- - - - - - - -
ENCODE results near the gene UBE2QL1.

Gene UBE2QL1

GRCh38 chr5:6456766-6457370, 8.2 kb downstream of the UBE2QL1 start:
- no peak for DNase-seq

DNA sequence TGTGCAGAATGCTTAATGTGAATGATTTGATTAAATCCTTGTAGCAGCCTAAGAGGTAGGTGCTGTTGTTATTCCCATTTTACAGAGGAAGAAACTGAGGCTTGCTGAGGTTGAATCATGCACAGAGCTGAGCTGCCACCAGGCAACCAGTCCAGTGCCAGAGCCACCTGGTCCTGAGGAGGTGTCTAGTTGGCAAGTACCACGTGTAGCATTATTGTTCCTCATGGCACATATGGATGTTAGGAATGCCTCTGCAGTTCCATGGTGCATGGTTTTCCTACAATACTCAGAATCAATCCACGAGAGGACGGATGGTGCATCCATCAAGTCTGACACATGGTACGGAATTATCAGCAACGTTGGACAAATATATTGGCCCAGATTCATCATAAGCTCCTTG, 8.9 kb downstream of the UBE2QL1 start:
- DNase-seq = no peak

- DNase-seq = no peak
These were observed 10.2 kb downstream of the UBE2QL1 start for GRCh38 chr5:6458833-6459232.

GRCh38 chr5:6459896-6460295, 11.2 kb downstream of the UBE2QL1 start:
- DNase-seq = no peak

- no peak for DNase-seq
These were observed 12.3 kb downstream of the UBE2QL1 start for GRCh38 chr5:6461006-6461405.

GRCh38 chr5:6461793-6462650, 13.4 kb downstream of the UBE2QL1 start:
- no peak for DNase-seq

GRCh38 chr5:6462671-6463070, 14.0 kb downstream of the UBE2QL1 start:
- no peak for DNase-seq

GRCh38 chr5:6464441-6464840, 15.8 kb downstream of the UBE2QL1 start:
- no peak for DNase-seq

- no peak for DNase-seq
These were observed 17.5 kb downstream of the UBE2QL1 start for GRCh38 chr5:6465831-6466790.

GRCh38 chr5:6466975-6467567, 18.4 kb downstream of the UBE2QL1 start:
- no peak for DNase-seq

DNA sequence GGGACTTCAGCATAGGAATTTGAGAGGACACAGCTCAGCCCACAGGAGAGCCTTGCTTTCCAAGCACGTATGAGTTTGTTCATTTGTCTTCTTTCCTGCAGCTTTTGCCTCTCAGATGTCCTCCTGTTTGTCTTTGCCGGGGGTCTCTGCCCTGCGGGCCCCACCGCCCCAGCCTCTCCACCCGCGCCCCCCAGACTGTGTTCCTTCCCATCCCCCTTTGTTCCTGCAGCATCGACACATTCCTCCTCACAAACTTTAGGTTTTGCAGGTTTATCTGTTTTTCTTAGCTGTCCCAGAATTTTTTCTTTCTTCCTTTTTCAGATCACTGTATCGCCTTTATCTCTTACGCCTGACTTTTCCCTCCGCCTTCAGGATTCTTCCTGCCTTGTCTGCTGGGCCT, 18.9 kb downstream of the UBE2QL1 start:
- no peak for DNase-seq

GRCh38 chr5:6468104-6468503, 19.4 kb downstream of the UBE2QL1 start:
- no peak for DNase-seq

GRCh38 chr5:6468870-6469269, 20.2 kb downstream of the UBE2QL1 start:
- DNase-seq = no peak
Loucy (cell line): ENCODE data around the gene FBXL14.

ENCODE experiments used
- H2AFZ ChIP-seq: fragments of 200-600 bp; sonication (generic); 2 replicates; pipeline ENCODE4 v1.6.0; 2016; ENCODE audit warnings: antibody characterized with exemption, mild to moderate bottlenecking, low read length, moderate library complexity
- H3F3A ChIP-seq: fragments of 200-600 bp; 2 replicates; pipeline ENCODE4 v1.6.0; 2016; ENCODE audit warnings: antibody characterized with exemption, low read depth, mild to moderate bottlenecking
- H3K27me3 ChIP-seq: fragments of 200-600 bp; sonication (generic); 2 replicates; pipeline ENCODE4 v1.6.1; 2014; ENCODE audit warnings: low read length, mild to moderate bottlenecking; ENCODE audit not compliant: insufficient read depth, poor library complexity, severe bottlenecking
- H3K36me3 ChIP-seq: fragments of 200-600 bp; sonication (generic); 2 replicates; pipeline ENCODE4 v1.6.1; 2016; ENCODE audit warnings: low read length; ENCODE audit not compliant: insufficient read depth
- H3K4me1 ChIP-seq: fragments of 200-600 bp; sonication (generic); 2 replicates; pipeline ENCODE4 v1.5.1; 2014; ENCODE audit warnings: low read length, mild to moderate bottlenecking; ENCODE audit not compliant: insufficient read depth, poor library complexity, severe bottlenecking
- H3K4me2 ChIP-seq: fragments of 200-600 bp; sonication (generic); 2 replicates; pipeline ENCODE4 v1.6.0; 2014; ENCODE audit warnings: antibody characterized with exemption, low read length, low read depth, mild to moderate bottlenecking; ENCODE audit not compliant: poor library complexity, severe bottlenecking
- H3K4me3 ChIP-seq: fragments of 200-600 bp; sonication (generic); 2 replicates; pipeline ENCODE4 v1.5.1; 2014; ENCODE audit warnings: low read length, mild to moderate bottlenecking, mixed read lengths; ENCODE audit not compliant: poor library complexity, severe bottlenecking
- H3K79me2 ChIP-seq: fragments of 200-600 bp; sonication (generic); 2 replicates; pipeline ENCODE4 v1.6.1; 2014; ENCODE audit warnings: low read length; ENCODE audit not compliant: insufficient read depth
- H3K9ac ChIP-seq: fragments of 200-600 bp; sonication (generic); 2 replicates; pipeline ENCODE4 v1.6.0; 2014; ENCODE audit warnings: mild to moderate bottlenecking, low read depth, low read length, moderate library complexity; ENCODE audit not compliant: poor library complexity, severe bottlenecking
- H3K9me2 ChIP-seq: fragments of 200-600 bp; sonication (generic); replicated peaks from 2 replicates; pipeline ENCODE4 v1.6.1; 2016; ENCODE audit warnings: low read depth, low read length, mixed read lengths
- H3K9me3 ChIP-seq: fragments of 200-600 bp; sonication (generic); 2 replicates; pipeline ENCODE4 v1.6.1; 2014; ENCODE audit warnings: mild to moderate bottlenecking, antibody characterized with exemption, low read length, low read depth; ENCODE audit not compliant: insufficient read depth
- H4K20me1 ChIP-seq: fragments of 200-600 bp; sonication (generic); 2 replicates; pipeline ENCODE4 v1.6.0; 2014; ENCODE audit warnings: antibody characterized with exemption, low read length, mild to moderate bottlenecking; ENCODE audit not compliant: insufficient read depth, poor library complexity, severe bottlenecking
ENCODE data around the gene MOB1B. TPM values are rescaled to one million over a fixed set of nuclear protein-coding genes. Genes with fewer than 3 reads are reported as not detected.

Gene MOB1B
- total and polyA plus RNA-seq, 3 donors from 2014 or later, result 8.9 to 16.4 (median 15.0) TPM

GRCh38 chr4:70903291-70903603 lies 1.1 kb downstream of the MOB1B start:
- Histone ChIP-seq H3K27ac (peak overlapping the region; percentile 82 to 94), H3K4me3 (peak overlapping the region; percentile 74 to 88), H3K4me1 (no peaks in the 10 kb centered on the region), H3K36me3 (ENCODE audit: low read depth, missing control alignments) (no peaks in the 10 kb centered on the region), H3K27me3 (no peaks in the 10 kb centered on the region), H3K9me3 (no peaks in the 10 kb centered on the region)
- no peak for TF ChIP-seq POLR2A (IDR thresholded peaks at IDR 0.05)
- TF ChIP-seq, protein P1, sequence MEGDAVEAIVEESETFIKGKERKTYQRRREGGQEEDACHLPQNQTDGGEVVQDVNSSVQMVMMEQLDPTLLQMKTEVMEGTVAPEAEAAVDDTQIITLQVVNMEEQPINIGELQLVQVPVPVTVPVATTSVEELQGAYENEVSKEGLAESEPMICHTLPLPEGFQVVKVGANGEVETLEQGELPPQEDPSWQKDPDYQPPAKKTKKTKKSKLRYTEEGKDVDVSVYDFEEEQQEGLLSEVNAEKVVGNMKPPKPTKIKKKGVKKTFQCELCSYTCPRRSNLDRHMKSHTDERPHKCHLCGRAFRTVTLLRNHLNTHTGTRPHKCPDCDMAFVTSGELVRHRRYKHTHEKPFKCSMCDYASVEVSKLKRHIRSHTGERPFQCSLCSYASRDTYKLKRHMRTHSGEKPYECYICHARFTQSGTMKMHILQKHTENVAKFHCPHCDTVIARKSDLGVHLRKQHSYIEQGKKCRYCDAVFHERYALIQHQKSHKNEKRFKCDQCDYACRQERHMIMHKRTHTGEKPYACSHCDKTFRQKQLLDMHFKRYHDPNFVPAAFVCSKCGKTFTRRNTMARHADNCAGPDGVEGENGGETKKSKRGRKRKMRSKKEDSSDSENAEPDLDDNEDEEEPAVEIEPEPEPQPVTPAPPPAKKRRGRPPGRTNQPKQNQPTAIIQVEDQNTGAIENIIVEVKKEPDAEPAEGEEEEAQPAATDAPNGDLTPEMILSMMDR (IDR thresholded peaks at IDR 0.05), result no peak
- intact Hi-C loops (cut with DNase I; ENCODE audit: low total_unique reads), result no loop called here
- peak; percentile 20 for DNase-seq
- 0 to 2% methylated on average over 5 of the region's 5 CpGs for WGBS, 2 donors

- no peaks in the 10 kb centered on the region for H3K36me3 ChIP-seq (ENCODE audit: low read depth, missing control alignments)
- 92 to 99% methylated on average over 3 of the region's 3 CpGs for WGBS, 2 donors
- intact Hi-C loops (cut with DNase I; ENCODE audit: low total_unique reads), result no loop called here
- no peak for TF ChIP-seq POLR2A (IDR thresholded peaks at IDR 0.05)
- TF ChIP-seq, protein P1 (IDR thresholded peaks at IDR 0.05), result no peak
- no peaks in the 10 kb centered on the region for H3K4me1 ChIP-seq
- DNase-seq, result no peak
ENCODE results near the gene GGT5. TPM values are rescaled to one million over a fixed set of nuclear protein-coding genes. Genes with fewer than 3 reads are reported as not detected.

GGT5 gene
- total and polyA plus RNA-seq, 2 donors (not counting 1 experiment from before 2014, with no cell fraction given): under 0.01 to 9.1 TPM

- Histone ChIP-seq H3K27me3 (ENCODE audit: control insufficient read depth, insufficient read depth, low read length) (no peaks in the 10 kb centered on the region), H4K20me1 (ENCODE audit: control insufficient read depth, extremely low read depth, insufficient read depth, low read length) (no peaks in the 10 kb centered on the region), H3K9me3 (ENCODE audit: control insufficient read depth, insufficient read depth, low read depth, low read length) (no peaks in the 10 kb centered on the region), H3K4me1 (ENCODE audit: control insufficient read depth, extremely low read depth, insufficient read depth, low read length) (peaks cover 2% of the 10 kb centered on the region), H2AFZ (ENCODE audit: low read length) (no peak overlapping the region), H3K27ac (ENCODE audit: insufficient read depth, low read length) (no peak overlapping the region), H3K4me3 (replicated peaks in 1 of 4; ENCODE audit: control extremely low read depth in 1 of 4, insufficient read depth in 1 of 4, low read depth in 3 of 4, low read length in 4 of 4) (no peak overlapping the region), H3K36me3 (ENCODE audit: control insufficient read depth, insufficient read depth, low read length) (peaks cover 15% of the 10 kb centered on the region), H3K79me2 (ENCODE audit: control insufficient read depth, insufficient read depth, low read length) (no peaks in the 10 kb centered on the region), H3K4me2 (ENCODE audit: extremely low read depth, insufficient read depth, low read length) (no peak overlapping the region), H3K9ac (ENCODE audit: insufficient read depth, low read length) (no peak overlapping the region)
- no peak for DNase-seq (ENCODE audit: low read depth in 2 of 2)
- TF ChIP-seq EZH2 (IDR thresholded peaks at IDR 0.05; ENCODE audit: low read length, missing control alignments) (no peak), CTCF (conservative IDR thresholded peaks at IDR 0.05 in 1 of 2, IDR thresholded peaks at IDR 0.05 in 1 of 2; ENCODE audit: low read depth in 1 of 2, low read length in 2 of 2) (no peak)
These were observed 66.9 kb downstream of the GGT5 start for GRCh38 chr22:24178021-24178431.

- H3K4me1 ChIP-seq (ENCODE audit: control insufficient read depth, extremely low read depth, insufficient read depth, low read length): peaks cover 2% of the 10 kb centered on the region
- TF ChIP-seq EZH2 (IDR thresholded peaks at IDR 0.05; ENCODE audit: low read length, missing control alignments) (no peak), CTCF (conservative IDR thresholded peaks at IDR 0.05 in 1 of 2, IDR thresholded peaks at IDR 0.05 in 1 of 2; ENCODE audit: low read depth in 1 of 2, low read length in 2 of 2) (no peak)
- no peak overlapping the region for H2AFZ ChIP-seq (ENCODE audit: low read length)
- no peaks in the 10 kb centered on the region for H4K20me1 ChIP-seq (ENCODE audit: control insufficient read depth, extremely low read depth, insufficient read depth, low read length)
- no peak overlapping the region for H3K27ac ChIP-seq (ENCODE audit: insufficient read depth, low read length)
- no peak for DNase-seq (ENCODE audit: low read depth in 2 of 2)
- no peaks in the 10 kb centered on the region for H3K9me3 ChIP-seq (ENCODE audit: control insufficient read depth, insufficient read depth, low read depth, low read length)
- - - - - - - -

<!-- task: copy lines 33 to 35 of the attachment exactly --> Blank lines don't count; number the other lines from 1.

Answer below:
- H3K27me3 ChIP-seq: fragments of 200-600 bp; sonication (generic); 2 replicates; pipeline ENCODE4 v1.6.1; 2014; ENCODE audit warnings: low read length, mild to moderate bottlenecking; ENCODE audit not compliant: insufficient read depth, poor library complexity, severe bottlenecking
- H3K36me3 ChIP-seq: fragments of 200-600 bp; sonication (generic); 2 replicates; pipeline ENCODE4 v1.6.1; 2016; ENCODE audit warnings: low read length; ENCODE audit not compliant: insufficient read depth
- H3K4me1 ChIP-seq: fragments of 200-600 bp; sonication (generic); 2 replicates; pipeline ENCODE4 v1.5.1; 2014; ENCODE audit warnings: low read length, mild to moderate bottlenecking; ENCODE audit not compliant: insufficient read depth, poor library complexity, severe bottlenecking